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Could Net-Zero communities become a standard in Canada?

Could Net-Zero communities become a standard in Canada?

As the population in Canada increases, so does the demand for energy. Here in Ontario, we currently use 11,221 KWh/capita of energy in our homes annually – and to think, we’re only the sixth-highest energy consumers in Canada (Newfoundland is number one.) To put that number into perspective, one KWh can run a hot shower for three minutes, or a 27- inch iMac computer for roughly five hours.

So where does Canada stand on a global scale? Canadians are the fourth-largest users of energy per person in the world. The most pressing consequence of this constant (and elevating) demand for energy is the continuous depletion of our country’s non-renewable resources, such as oil, uranium, gases and coal. As the resources continue to dry up, they’ll become more and more expensive and environmentally damaging to retrieve. For this reason, Canada has invested a lot of money in green, renewable energy. In fact, our country’s investment climbed 17 per cent in 2014 to around $270 billion. That’s the sixth-highest investment in renewable resources in the world. Go Canada!

Unfortunately, this investment has yet to positively affect the wallets of Ontarians, who continue to experience rising hydro rates. Amidst the most recent increase, consumers are more concerned than ever with how much energy their homes guzzle. However, not as many people are concerned with the amount of energy their homes actually produce. Over the past decade, a number of products have made it possible to make our homes more efficient by lowering the amount of energy it takes to complete tasks such as lighting, cooking and laundry. The question is: How do we take that to the next level? That’s where Net-Zero building comes into play.

Net-Zero is a building practice that uses a multitude of renewable technologies to build homes that consume either less than or an equal amount of energy to the amount they produce on an annual basis. Some examples of elements used in the development of Net-Zero homes include solar panels, xeriscaping, rainwater collection, high-efficiency appliances and design, and high-end energy monitoring tools.

Net-Zero’s history in Canada dates back to 2004’s Riverdale Net-Zero project in Edmonton, which was a pioneering project for The Canadian Mortgage Corporations’ EQuilibrium Sustainable Housing Demonstration Initiative. The initiative’s purpose is/was to bring private and public sectors together to develop homes that combine energy-efficient technologies with renewable energy technologies in order to reduce their environmental impact. The initiative has since completed 12 demonstration projects.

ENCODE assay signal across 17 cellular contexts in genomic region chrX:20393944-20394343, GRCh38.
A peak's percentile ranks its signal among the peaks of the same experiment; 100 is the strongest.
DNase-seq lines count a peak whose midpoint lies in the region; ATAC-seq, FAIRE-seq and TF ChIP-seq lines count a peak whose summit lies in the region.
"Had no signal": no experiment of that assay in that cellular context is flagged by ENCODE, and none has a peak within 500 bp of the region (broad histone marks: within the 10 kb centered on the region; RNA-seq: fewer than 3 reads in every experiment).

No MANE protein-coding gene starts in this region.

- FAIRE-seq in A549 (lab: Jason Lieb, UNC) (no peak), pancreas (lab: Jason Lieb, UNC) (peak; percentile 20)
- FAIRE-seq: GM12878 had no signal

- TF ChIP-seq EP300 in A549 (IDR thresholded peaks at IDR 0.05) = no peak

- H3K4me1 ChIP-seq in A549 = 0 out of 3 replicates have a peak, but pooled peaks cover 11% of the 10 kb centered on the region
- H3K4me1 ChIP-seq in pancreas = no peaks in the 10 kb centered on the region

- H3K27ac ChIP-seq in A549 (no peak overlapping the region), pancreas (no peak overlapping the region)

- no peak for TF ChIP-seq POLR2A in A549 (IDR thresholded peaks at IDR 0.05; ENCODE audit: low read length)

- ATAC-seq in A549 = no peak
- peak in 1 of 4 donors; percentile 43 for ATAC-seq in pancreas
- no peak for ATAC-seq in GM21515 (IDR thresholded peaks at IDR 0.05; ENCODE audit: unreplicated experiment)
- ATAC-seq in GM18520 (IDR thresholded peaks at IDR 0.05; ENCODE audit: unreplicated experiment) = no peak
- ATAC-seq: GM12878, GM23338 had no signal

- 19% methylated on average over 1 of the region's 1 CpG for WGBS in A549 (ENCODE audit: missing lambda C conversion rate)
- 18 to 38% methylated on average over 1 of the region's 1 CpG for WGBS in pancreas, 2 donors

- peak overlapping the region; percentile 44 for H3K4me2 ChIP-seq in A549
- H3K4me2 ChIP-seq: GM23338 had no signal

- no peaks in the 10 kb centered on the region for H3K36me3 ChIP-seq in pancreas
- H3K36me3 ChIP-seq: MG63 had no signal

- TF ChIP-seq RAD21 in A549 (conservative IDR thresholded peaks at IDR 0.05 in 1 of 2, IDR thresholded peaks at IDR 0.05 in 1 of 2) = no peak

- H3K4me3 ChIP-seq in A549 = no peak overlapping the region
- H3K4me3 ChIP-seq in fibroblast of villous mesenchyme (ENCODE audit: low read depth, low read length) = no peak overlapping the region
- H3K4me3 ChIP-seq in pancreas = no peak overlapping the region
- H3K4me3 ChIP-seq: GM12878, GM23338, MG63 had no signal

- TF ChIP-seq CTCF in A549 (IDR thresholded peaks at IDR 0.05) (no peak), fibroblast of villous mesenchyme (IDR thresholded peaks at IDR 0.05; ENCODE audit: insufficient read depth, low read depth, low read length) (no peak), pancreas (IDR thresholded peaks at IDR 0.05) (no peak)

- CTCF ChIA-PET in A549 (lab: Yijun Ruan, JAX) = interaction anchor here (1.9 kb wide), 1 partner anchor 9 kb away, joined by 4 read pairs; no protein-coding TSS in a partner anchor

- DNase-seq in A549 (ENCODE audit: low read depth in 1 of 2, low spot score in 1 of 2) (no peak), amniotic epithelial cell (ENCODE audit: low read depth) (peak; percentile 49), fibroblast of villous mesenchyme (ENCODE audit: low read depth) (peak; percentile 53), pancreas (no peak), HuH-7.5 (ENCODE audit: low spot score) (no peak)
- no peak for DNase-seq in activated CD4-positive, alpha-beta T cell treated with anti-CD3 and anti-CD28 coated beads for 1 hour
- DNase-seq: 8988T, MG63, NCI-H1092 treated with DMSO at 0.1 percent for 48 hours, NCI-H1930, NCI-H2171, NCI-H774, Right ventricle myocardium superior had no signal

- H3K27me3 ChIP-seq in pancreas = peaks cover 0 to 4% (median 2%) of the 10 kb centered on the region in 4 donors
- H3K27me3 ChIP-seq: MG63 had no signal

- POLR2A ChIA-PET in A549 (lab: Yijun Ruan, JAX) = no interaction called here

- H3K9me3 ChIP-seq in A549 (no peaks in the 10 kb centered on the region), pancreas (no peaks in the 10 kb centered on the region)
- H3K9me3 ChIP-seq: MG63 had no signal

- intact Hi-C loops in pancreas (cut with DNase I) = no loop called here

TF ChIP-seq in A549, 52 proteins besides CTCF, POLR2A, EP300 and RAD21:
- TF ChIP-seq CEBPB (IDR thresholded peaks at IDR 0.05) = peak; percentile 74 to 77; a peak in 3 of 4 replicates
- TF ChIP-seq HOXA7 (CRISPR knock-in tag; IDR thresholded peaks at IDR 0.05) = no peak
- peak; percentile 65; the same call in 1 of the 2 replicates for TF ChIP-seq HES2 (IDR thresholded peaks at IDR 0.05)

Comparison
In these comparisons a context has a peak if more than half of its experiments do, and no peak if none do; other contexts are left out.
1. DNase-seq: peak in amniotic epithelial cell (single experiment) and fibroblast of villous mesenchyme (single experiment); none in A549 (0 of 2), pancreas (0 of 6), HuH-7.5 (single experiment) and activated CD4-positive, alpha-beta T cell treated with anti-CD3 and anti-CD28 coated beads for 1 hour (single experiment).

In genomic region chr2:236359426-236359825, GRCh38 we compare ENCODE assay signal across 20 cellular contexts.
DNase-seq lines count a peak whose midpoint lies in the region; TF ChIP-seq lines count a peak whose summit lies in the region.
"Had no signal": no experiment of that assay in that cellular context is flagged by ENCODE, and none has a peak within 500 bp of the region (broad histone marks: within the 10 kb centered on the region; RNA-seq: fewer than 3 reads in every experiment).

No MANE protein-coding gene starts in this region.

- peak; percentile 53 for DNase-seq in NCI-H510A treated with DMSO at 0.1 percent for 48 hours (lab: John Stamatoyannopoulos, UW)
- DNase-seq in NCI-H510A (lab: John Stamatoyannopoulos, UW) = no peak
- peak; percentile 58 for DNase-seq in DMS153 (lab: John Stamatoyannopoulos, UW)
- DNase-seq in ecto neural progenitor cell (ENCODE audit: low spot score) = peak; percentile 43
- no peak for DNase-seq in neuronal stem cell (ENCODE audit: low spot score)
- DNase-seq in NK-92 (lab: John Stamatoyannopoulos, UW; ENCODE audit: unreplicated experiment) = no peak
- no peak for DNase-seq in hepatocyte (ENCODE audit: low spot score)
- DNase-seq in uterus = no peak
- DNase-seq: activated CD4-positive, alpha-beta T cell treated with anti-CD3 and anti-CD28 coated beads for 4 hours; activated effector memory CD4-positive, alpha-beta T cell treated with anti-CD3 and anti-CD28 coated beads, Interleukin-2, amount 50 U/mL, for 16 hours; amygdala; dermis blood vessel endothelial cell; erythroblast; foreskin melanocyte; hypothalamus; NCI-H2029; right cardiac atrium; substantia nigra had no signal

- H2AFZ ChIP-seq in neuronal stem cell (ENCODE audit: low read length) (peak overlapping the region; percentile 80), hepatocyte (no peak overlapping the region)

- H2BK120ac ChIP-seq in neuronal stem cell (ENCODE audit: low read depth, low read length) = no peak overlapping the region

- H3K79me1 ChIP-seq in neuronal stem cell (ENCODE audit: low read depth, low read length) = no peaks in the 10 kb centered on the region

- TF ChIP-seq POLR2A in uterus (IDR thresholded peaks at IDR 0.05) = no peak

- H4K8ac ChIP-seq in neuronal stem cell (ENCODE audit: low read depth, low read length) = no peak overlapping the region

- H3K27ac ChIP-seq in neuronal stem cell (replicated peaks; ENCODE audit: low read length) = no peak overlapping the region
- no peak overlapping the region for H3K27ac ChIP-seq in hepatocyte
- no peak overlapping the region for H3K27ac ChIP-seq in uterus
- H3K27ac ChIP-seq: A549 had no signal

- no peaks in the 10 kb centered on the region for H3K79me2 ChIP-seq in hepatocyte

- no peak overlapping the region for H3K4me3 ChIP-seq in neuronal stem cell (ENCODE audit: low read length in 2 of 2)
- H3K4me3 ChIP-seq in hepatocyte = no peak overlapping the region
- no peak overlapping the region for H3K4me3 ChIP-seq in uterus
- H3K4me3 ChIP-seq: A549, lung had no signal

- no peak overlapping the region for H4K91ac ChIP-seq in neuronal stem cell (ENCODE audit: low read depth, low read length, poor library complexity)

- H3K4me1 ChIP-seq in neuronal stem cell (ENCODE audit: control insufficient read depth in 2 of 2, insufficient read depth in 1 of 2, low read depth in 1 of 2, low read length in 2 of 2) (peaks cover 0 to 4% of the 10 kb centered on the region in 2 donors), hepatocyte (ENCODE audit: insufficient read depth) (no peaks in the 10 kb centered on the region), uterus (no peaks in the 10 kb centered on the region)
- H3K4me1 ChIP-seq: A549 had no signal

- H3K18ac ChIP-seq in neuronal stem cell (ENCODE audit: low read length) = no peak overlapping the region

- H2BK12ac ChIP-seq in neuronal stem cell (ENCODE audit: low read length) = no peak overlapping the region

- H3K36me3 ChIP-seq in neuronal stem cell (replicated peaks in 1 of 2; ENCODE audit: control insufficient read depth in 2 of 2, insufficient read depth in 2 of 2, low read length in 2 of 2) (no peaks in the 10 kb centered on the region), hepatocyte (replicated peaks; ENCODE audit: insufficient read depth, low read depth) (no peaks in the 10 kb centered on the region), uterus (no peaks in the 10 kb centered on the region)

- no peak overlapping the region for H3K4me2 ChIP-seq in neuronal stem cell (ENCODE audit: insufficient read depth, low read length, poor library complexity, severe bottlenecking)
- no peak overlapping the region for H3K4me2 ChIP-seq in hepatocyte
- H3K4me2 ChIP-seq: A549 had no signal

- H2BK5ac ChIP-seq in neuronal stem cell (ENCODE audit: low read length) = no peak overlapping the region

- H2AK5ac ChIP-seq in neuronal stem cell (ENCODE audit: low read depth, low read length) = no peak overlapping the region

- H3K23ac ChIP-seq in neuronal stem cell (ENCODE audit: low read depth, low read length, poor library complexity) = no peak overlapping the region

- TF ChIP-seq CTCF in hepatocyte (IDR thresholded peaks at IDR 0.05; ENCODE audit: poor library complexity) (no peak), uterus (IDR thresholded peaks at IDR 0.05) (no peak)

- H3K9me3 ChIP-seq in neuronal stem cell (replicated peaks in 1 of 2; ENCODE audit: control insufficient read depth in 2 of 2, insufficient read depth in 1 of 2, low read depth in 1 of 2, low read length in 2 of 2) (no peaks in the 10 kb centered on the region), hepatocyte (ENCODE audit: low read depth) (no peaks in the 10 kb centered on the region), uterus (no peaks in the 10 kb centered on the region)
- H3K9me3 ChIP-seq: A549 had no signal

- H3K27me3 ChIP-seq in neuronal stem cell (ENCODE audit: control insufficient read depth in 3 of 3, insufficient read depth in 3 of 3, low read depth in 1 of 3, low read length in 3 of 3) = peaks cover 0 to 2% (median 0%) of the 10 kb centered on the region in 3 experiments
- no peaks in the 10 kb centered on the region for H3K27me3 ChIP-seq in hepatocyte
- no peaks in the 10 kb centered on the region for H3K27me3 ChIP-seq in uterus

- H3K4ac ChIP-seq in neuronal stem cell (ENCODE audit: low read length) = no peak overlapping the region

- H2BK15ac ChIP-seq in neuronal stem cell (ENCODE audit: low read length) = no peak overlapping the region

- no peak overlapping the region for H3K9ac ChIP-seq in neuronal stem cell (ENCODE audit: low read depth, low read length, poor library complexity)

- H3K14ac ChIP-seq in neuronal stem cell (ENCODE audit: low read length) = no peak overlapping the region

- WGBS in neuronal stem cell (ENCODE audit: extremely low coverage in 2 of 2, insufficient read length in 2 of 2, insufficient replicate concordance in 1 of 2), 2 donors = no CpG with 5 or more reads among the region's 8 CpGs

To date, though, it’s not exactly a “market-friendly” practice due to issues around cost, feasibility and the lack of a community-sized demonstration necessary to gain more widespread acceptance by both builders and buyers.

Could a full community of Net-Zero homes be a possibility? One project is aiming to answer this question and increase the amount of Net-Zero housing nationwide. The ecoENERGY Innovation Initiative, funded through Canada’s Economic Action Plan, is looking to double the number of Net-Zero homes in Canada. Owens Corning Canada is working with five homebuilders across the country to build a minimum of 25 Net-Zero homes. Mattamy Homes, Minto, Provident, Reid’s Heritage Homes and Construction Voyer, along with a number of partners and consultants, are aiming to complete construction by 2016, according to the initiative’s website (zeroenergy.ca).

But could it become a standard? The ecoENERGY Innovation Initiative is likely to make the concept of fully Net-Zero communities easier to swallow, but at what cost? When comparing two homes, 80 per cent of homebuyers say that energy efficiency would have a moderate to large impact on their selection. However, consumers generally aren’t willing to pay more for green features regardless of the long-term savings potential they may offer.

If builders can find a way to address the issues around affordability, Net-Zero will become a no-brainer for both residential and commercial developers.

John Amardeil is the president of BAM Builder Advertising and Marketing (callbam.net) with an outstanding track record in the marketing and sale of new homes in the GTA. You can read Amardeil’s blog at johnamardeil.com and follow him on Twitter twitter.com/johnamardeil and facebook.com/BAM.Advertising.Marketing.